Rahimian noted KPC is one of the more dangerous strains of antibiotic-resistant bacteria. Unlike MRSA – which has some other treatment options apart from antibiotics – KPC has very few options, making it much more difficult to combat.
The people most susceptible to contracting KPC are those who are critically ill or who have a weakened immune system, which is why outbreaks easily occur in hospitals. Although this recent outbreak has highlighted NIH Clinical Center, all hospitals in the Northeast and beyond should be on the lookout for outbreaks of this kind.
“Since the 1990s, some drug resistant isolates of KPC have emerged,” Dr. Amy Ray, an infectious disease expert with UH Case Medical Center in Cleveland, Ohio, told FoxNews.com. “And certainly the Northeast has been a focus of concern, but no hospital in the United States is immune to KPC. In fact, the organism and KPC producing organism have been described worldwide – in Europe, Asia and South America.”
KPC spreads through direct contact of the skin, which can eventually lead to infection. According to Rahimian, a person can also be a carrier of the bacteria and not show any symptoms.
What you can do
“Unfortunately there’s not a lot you can do as a patient,” Rahimian said. “If other people are using unnecessary antibiotics, they are promoting the development of resistance, [which] might affect you even though you didn’t do anything.”
Because of its difficulty to identify and treat, both Rahimian and Ray say that prevention is key to combating KPC and other antibiotic-resistant bugs.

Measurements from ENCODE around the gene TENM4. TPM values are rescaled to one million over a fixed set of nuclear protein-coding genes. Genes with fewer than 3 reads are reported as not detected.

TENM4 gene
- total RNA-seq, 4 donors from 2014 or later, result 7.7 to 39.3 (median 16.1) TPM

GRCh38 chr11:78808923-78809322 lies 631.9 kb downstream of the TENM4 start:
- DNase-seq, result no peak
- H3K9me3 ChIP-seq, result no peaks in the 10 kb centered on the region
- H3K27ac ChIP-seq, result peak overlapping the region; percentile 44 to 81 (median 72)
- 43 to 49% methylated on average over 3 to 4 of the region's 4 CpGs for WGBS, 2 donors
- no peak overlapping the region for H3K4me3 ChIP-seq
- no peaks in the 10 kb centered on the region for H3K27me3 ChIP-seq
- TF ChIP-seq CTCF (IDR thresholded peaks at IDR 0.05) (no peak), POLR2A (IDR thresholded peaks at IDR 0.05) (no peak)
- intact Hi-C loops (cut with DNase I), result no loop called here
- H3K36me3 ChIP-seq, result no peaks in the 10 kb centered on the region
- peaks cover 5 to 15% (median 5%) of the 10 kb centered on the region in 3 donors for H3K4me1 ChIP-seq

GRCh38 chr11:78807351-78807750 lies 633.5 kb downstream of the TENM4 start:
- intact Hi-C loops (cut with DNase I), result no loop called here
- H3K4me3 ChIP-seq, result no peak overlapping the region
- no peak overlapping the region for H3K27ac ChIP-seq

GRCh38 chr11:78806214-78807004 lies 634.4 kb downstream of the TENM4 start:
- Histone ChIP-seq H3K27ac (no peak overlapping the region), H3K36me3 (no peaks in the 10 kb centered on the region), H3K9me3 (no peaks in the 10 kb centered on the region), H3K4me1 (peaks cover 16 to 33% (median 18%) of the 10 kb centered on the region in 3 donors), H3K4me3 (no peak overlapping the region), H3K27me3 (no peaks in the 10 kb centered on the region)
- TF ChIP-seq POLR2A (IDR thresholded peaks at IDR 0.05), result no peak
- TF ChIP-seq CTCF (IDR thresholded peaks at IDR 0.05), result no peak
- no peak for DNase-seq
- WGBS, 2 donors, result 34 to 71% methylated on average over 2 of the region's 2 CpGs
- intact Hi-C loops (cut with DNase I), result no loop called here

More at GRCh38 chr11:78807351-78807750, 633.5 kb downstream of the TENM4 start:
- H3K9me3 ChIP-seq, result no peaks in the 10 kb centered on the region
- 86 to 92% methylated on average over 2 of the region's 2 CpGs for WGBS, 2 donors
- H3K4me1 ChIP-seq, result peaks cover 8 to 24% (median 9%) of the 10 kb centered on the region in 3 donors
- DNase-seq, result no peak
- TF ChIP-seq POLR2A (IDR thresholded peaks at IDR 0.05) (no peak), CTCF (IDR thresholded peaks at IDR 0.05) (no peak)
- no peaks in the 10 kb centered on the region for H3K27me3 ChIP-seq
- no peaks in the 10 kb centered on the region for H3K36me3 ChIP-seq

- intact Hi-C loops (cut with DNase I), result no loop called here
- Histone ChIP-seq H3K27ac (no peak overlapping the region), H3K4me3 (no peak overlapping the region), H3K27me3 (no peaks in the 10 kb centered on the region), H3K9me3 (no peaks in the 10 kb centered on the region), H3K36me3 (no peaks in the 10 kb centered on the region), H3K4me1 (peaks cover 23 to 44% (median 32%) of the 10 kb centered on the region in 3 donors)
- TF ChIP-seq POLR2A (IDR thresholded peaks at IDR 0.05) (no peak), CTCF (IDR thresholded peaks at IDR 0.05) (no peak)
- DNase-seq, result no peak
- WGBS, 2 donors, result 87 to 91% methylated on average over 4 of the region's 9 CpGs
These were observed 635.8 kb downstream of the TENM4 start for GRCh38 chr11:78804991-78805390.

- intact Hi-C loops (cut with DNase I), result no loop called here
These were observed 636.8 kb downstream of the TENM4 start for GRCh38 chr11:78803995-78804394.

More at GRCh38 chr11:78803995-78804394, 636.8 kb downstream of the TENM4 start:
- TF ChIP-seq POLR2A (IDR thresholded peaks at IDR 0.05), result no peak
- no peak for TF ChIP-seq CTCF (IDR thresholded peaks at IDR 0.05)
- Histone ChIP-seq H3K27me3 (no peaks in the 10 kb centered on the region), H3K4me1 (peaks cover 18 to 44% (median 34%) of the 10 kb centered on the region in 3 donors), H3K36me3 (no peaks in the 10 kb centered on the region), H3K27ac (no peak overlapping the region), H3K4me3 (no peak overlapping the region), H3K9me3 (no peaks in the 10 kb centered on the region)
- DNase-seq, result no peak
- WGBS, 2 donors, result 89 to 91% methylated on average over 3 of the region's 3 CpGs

“The single biggest effort the hospitals can undertake is to ensure that their infection control and prevention departments are up to date,” Ray said. “Also that they are tracking and trending organisms such as these to understand their local epidemiology. And at the single health care worker level, the most important thing is hand hygiene and the use of standard precautions to prevent the transmission from person to person.”
For the average individual, taking proper precautions – such as thoroughly washing their hands and making sure their doctors are doing the same – is crucial.
Going beyond these anti-infection measures, many health care professionals and others are calling for more judicious use of antibiotics, in hopes to stop the emergence of antibiotic resistance. Numerous ‘antibiotic stewardship’ campaigns are in effect to stop people from taking or prescribing antibiotics when they are not truly necessary.
As far as research goes to develop smarter drugs to combat KPC, experts agree that funding and focus are lacking – meaning proper treatments may not be available for some time.
“We are facing a critical shortage of anti-microbial agents,” Ray said. “The field is desperate for drug discovery.”
For more information on how to combat KPC and similar bacteria strains, the CDC has provided a toolkit for both patients and health care professionals.